6-12 November 2015 #782

Chasing the dragon

Media has glamourised heroin addiction somewhat, but the true effects of heroin are very different in real life.
Anjana Rajbhandary

For a long time, Kathmandu was known as a drug paradise, but mainly for ‘soft’ narcotics like marijuana. Lately, however, raw and processed opium from India have become available – especially after Indian growers moved into remote lawless parts of Nepal.

Heroin is a semi-synthetic form of morphine, a naturally occurring substance that is extracted from certain types of poppy plants. Heroin is also derived from opium, which is the sap of a poppy plant. The name opium comes from the Greek word 'opos' meaning ‘sap’. Media has glamourised heroin addiction somewhat, but the true effects of heroin are very different in real life.

The chemical structure of heroin allows for rapid travel to the brain which creates a mild euphoria, most commonly described as feeling ‘high’ or a ‘rush’. Heroin is considered to be the most addictive recreational substance because cravings are extremely persistent and treatment is often long and difficult, but not impossible.

Typical treatment consists of a detox period, whereby patients undergo intense withdrawals while receiving medication and counseling in an attempt to eliminate short-term relapse. However, the rate of relapse is high and multiple cycles of rehabilitation may be required.

A transitional period in a safe and sober environment will help the patient treat heroin addiction with continued success as it shields the patient from triggers, such as individuals that contributed to the heroin addiction at the onset. An inpatient treatment for heroin addiction is one of the safest and most guaranteed roads to full recovery.

In a majority of cases, people initially experiment with heroin for either recreational or medical purposes as a means of achieving a temporary feeling of euphoria. The first stages of heroin addiction cause the user to continuously crave or chase their initial ‘high’.

Individuals that have undergone traumatic experience are more susceptible to using substances such as heroin than those who have not. It is also more likely for someone with a mental health illness to use substances to ‘self-medicate’ or cope with their current situation. Some common causes of heroin addiction are the environment, genetics, suppressed physical pain, escape from reality or an addiction acquired from birth.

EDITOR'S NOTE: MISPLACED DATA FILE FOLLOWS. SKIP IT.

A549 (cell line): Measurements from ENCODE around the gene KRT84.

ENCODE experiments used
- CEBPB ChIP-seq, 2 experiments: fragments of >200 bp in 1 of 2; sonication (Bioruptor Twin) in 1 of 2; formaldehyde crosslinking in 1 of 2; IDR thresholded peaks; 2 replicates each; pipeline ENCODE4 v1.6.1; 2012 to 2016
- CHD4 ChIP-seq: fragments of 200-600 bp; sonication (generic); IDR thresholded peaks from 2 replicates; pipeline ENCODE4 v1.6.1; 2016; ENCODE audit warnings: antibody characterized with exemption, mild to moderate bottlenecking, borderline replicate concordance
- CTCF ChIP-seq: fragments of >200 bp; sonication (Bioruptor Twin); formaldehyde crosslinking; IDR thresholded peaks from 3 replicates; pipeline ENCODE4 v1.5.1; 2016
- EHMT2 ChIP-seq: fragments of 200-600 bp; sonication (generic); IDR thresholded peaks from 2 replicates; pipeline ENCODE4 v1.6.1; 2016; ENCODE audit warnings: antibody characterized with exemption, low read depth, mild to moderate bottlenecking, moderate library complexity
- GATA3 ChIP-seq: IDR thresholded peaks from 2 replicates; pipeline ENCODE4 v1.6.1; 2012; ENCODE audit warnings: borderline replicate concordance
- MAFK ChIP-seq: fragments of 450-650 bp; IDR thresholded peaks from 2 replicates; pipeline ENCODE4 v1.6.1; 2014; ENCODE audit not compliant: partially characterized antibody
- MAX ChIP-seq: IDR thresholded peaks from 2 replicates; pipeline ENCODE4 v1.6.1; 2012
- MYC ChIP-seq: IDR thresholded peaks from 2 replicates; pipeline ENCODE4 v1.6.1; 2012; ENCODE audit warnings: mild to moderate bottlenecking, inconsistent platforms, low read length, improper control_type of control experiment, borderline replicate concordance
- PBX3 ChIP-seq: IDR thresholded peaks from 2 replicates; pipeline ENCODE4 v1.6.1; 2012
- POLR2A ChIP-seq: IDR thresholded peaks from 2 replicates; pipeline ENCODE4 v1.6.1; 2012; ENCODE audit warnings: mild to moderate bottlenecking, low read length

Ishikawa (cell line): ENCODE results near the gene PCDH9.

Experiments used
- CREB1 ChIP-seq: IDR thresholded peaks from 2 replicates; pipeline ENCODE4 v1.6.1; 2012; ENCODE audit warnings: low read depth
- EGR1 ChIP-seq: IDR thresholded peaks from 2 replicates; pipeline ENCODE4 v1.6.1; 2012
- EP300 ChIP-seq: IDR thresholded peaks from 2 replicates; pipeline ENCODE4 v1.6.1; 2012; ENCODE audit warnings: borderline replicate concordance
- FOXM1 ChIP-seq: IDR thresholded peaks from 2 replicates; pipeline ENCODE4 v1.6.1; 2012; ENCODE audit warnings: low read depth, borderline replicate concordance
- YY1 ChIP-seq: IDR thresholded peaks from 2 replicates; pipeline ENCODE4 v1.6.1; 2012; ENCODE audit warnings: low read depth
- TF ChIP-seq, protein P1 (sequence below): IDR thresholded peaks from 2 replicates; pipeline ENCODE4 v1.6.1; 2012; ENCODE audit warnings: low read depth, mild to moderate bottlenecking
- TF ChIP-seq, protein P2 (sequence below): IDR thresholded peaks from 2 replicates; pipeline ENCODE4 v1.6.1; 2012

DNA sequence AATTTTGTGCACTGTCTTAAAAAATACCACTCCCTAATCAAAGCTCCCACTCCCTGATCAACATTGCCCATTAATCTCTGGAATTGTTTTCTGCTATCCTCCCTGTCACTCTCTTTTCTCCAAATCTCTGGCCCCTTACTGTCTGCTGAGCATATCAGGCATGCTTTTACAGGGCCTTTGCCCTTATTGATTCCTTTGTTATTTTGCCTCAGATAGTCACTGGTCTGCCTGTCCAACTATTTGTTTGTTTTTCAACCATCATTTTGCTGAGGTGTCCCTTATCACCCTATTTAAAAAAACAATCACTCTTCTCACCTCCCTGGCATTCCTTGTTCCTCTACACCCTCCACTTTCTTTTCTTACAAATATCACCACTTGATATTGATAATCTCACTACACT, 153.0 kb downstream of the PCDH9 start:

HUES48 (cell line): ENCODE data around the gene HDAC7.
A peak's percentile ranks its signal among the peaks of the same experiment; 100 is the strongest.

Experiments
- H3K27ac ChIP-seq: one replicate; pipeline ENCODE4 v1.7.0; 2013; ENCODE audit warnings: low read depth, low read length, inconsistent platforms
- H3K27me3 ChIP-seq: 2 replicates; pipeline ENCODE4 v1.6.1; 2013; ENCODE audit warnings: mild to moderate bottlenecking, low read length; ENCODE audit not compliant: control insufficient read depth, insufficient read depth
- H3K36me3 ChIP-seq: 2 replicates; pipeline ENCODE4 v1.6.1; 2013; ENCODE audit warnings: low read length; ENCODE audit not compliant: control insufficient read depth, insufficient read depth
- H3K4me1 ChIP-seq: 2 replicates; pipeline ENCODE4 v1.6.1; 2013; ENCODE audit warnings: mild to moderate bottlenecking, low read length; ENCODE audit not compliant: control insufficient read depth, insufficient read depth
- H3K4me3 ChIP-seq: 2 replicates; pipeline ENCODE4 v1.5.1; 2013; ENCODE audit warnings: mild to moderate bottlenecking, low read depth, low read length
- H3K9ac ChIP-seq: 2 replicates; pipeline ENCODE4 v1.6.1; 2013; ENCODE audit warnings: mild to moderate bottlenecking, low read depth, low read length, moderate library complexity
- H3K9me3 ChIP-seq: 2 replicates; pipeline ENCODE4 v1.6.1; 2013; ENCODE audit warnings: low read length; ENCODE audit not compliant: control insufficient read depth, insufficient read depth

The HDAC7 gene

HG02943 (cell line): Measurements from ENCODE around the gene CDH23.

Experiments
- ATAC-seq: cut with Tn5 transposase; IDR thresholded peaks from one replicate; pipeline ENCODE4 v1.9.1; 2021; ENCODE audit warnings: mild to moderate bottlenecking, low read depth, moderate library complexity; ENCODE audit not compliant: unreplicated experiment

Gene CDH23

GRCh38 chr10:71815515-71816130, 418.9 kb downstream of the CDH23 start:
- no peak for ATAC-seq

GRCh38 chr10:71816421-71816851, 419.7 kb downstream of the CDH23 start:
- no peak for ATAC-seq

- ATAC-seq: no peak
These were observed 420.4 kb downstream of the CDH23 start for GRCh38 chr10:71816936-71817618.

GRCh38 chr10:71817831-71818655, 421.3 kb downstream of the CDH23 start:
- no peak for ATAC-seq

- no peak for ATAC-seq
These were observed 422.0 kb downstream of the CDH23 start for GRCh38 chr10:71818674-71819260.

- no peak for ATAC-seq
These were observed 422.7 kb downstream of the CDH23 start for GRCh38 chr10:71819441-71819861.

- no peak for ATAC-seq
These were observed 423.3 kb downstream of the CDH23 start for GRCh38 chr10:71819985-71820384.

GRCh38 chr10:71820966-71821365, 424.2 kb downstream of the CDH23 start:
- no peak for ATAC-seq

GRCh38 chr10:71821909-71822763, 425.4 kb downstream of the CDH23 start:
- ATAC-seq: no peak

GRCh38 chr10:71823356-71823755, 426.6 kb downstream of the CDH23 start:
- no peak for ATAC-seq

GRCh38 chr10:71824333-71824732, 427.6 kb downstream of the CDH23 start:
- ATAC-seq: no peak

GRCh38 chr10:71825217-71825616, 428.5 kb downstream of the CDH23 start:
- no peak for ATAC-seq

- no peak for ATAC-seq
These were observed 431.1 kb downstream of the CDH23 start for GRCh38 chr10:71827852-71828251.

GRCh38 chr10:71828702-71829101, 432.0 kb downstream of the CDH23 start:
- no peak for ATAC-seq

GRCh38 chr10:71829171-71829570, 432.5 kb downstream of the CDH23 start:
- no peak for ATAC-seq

Heroin use gives the individual a ‘downer’ effect while providing temporary relaxation and euphoria. Similar to other opiates, heroin use inhibits the brain’s ability to feel pain. Heroin users may be able to hide the use for a short period of time, but if you suspect a family member or a friend is using heroin, some potential signs and symptoms to look out for are track marks (the areas on the skin and blood vessels damaged by a needle) possession of paraphernalia, sudden change in behaviour or levels of motivation, sudden weight loss as well as an increase in time spent sleeping.

Heroin is a dangerous and addictive drug that affects the individual, including their loved ones. As the user increases their dosage, a result of increased tolerance, more physical symptoms become increasingly visible. Heroin may affect various aspects of an individual’s life: physical, psychological/mental and family/relationships. Its use leads to strained relationships and also ends many of them.

There are effective and successful treatments available for heroin addiction, including medications (methadone, buprenorphine) and behavioral therapy (cognitive-behavioral therapy). These methods help repair and restore brain function and behaviour to a degree that allows patients to lead normal lives, with a decreased chance of relapse. But the most effective approach consists of using a combination of both medications coupled with behavioral therapy under monitoring and supervision of a qualified medical professional.

Read also:

New Opium Epicenter, Damodar Bhandari

The silent scream, Anjana Rajbhandary

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